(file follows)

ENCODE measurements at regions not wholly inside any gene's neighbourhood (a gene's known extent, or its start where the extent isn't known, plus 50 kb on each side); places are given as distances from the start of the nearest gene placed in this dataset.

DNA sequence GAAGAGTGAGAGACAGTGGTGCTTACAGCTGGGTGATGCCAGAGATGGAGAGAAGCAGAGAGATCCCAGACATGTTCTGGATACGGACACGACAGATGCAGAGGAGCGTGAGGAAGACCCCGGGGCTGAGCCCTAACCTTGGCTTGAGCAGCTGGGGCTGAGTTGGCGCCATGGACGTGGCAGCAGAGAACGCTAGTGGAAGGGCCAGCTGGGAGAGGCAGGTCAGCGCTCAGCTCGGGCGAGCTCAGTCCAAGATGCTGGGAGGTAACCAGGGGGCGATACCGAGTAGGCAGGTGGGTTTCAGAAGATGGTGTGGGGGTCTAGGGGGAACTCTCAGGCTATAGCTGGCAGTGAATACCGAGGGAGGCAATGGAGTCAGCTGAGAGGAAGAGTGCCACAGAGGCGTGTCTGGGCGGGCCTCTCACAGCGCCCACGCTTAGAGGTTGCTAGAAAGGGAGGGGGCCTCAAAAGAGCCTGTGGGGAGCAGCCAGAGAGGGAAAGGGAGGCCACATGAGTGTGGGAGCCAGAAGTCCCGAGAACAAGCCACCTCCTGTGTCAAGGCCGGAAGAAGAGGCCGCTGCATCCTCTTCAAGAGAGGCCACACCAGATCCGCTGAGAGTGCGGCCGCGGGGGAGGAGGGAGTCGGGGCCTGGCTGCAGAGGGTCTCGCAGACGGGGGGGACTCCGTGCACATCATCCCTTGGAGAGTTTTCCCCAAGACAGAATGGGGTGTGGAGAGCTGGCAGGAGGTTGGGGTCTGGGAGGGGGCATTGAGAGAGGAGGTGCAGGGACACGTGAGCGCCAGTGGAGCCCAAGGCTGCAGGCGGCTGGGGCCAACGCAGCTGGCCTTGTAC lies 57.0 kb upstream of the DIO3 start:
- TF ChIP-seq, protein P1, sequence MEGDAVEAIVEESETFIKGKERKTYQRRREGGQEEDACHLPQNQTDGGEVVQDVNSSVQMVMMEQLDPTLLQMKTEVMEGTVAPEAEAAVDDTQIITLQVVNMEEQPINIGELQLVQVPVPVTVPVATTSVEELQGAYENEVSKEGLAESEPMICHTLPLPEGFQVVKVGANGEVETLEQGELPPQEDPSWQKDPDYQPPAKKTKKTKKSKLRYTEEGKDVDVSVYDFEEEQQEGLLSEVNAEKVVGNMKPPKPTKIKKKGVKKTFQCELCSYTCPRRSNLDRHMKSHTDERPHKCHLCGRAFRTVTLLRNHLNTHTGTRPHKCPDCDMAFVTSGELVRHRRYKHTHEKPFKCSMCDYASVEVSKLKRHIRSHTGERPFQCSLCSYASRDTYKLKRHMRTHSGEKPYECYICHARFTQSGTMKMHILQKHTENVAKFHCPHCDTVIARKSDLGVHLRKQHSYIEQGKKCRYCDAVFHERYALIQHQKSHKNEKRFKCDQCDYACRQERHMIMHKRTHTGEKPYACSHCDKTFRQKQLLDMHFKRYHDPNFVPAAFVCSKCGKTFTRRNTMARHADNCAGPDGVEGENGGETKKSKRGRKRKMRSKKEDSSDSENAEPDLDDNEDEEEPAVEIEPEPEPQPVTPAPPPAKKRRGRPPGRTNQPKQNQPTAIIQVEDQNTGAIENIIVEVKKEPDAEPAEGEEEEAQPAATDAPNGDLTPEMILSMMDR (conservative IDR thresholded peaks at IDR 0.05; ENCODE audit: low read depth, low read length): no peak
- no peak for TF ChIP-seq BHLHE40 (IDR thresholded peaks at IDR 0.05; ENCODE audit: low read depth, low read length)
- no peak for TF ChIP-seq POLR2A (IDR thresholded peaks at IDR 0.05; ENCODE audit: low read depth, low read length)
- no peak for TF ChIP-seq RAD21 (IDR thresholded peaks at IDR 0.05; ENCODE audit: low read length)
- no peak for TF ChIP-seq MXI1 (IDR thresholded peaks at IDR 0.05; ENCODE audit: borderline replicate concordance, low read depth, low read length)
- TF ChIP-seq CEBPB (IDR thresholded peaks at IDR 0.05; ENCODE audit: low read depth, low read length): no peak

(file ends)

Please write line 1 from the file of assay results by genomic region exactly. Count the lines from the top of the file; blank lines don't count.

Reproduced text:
ENCODE measurements at regions not wholly inside any gene's neighbourhood (a gene's known extent, or its start where the extent isn't known, plus 50 kb on each side); places are given as distances from the start of the nearest gene placed in this dataset.